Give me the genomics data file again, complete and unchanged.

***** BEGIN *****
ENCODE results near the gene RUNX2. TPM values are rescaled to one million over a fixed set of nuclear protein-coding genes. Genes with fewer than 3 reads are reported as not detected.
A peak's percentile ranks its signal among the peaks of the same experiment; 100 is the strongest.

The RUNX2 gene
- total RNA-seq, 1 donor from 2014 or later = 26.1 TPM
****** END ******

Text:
ENCODE results near the gene RUNX2. TPM values are rescaled to one million over a fixed set of nuclear protein-coding genes. Genes with fewer than 3 reads are reported as not detected.
A peak's percentile ranks its signal among the peaks of the same experiment; 100 is the strongest.

The RUNX2 gene
- total RNA-seq, 1 donor from 2014 or later = 26.1 TPM